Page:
Padam Bahadur Gurung
The British who colonised India never invaded Nepal. They fought a few battles with the Nepalis, but never tried to conquer Nepal. Instead of getting closer to – and possibly fighting a war with – a mighty China by swallowing Nepal, they befriended the Rana rulers of the Himalayan nation to exploit our natural and human resources, particularly the youth.
This is how the British started recruiting the Nepali youth in its army, and the Lahure tradition began.
The Rana rulers exported the Nepali youth, and earned a lot of money from the British. The British accepted only the youth belonging to indigenous communities like Rai, Limbu, Gurung, Magar and Tamang. The youth from the Khas-Arya and the Tharu-Madhesi communities were not recruited into the British army.
The Rana rulers exported the Nepali youth, and earned a lot of money from the British. The British accepted only the youth belonging to indigenous communities like Rai, Limbu, Gurung, Magar and Tamang.
Why? Was it because the British only wanted the youth belonging to a warrior clan? I do not think so. If that was the case, they would have chosen the Chhetris, who were considered a warrior clan at that time. The Chhetris dominated Nepal's army, and had fought battles against the British. But they were left out. Only Janajati youth were chosen.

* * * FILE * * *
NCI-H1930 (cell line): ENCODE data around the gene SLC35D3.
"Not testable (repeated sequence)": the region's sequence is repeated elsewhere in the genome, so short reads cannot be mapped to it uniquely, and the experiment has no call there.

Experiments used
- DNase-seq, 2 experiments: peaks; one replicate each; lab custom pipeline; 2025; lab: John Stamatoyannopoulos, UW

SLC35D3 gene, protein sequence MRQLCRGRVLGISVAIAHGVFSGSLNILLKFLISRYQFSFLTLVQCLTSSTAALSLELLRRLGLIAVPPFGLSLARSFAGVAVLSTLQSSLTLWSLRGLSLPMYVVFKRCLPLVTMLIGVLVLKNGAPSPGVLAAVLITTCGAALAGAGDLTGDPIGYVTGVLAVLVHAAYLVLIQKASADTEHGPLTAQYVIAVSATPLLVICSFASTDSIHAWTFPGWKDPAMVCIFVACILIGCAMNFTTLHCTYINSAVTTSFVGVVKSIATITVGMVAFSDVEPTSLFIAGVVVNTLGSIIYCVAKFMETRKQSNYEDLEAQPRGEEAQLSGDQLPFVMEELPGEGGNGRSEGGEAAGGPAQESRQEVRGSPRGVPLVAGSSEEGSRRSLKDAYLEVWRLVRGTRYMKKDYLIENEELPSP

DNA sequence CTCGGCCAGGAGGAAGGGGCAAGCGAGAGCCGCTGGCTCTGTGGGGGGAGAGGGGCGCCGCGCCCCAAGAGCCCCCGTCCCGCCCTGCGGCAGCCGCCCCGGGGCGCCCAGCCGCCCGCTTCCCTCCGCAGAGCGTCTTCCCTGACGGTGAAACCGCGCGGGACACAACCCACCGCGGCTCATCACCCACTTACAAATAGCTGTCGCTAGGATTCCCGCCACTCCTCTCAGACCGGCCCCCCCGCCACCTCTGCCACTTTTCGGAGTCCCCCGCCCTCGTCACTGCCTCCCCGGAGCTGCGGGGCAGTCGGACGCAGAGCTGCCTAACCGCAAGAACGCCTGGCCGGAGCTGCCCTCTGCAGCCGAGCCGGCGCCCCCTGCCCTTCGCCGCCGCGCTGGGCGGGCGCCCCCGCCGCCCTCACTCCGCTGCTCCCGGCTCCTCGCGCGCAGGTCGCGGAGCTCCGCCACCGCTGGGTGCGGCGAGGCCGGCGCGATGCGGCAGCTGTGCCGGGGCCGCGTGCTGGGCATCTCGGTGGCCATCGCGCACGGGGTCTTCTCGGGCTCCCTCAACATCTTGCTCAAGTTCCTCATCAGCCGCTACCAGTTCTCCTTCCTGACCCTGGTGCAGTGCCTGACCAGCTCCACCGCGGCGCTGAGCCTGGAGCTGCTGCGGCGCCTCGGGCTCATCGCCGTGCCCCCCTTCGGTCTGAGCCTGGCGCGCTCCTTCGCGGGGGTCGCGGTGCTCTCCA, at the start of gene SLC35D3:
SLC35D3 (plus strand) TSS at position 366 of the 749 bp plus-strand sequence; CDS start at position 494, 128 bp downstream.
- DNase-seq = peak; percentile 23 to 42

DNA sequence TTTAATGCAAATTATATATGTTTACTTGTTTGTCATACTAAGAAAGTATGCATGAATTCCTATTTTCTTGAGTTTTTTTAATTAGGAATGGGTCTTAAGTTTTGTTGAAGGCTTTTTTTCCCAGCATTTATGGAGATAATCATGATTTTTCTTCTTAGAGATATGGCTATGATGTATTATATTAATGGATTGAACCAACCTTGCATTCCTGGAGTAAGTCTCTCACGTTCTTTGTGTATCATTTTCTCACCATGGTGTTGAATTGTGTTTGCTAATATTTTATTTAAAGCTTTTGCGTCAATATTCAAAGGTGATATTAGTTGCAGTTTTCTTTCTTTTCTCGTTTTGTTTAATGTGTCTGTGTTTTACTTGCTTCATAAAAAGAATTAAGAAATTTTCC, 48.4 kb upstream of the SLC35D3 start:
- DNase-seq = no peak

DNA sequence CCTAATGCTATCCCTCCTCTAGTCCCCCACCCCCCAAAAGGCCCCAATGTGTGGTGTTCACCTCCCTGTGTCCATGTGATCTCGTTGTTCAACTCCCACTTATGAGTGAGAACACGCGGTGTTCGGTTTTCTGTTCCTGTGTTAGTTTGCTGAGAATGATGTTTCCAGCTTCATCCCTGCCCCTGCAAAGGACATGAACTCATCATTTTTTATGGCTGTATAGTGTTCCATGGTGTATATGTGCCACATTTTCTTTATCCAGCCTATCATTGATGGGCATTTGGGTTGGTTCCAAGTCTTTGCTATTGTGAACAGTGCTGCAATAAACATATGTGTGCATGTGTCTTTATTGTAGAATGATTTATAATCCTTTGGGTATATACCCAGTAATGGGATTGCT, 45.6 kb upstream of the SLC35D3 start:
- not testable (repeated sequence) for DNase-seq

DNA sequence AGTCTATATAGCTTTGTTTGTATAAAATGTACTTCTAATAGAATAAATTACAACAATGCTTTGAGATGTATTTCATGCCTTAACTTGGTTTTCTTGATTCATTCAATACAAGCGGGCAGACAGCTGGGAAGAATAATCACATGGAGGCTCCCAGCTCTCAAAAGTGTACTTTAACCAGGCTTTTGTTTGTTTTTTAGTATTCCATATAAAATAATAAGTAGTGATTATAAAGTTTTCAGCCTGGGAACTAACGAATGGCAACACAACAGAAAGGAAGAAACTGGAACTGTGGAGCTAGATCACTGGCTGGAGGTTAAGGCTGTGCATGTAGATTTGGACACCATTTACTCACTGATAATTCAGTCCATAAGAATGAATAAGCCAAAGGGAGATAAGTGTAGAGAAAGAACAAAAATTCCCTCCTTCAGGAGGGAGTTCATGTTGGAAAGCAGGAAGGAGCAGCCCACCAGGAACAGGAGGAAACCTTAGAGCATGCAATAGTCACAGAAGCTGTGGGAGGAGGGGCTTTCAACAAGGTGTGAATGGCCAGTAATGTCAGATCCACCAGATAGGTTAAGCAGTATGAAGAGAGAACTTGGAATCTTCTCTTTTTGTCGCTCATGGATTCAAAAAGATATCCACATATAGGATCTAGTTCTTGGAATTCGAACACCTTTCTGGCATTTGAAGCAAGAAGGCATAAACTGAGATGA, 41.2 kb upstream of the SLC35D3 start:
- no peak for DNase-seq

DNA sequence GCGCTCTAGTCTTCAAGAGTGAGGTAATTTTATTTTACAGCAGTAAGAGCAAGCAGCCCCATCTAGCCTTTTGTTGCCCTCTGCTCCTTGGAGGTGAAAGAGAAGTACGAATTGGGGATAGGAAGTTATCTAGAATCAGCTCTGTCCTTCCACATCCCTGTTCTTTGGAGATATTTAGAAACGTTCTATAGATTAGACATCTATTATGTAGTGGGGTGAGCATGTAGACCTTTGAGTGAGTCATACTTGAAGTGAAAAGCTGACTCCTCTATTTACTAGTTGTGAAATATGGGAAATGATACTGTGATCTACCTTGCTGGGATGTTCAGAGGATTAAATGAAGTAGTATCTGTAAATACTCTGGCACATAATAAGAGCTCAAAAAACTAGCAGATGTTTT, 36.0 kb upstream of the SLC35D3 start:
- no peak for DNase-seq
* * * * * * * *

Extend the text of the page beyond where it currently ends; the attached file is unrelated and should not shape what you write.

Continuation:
In this article, I have tried to decode why the British only wanted to Janajati youth from Nepal?
First, Khas-Arya and Tharu-Madhesi share the same roots as the British. At that time, their population was very small, and the British did not want to risk their own breed by sending Khas-Arya youth to die in deadly wars including the World War.
Second, Khas-Arya was a clever caste, and they would have quickly resisted the exploitation they were subjected to. It was a big risk for the British Empire.
The recruitment of Janajati youth into the British army was part of a long-term conspiracy to force them out of the hills and mountains of Nepal.
Third, recruitment of Janajati youth into the British army was part of a long-term conspiracy to force them out of the hills and mountains of Nepal. The new constitution pushed through by the parties dominated by Khas-Arya people is a proof of it. It has a provision that might deprive Nepalis settled abroad of their citizenship rights. A majority of ex-Gurkhas have settled down in the UK and other countries.
What the Ranas and the British did to Janajati youth was a crime. But that was a different era. Nevertheless, the so-called democrat rulers of Nepal have failed to right the wrong – historical injustice perpetuated against the Janajatis in the context of the Gurkha recruitment into the British army remains unaddressed.
(The gist of the edited version of a paper presented by Padam Bahadur Gurung, President of Gurkha Army Ex-Servicemen's Organization, during an interaction held in Kathmandu on 23 May)